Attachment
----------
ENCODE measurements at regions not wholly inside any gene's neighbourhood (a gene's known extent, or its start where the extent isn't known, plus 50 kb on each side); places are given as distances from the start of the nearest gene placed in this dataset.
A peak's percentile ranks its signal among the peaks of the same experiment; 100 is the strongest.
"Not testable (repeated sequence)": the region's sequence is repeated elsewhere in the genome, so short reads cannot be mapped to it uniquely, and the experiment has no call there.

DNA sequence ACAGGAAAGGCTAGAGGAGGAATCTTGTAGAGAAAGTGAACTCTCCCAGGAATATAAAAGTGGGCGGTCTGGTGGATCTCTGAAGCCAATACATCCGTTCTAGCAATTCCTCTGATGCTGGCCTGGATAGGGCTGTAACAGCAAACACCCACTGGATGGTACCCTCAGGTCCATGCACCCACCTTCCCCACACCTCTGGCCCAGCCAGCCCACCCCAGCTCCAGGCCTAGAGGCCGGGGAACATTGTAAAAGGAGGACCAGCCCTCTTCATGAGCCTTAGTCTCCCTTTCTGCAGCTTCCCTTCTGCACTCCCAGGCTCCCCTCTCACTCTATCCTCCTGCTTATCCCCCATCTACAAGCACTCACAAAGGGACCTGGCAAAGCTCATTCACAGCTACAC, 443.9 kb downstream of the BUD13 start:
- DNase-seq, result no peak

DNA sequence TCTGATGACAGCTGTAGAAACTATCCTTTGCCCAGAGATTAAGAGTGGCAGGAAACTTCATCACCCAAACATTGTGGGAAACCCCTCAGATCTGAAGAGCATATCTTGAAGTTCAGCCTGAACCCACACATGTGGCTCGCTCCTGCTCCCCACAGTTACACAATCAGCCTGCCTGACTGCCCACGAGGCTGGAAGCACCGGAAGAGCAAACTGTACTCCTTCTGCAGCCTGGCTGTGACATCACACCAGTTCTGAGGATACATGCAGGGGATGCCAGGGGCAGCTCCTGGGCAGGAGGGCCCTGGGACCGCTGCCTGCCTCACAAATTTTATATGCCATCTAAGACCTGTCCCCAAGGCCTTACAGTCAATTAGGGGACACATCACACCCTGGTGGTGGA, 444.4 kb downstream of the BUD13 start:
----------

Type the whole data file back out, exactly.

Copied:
ENCODE measurements at regions not wholly inside any gene's neighbourhood (a gene's known extent, or its start where the extent isn't known, plus 50 kb on each side); places are given as distances from the start of the nearest gene placed in this dataset.
A peak's percentile ranks its signal among the peaks of the same experiment; 100 is the strongest.
"Not testable (repeated sequence)": the region's sequence is repeated elsewhere in the genome, so short reads cannot be mapped to it uniquely, and the experiment has no call there.

DNA sequence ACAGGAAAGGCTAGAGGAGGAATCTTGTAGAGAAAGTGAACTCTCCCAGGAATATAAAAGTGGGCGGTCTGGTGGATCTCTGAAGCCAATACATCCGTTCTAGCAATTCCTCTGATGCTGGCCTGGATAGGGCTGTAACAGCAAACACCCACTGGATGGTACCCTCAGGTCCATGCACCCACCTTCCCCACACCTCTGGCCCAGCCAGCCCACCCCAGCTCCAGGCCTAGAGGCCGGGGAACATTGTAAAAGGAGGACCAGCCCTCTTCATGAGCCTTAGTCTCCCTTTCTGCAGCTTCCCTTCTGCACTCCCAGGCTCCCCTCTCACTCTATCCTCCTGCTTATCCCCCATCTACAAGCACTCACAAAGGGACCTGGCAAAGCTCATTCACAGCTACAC, 443.9 kb downstream of the BUD13 start:
- DNase-seq, result no peak

DNA sequence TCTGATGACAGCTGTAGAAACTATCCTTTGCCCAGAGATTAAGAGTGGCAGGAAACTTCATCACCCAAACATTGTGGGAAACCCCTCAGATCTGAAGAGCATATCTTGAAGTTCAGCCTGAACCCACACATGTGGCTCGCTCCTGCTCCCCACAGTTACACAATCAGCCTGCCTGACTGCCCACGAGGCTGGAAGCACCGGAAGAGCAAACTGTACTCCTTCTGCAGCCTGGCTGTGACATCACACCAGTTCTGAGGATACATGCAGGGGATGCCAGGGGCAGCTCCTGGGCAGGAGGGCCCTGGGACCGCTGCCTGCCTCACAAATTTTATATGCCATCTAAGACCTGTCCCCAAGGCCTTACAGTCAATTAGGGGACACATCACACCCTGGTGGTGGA, 444.4 kb downstream of the BUD13 start: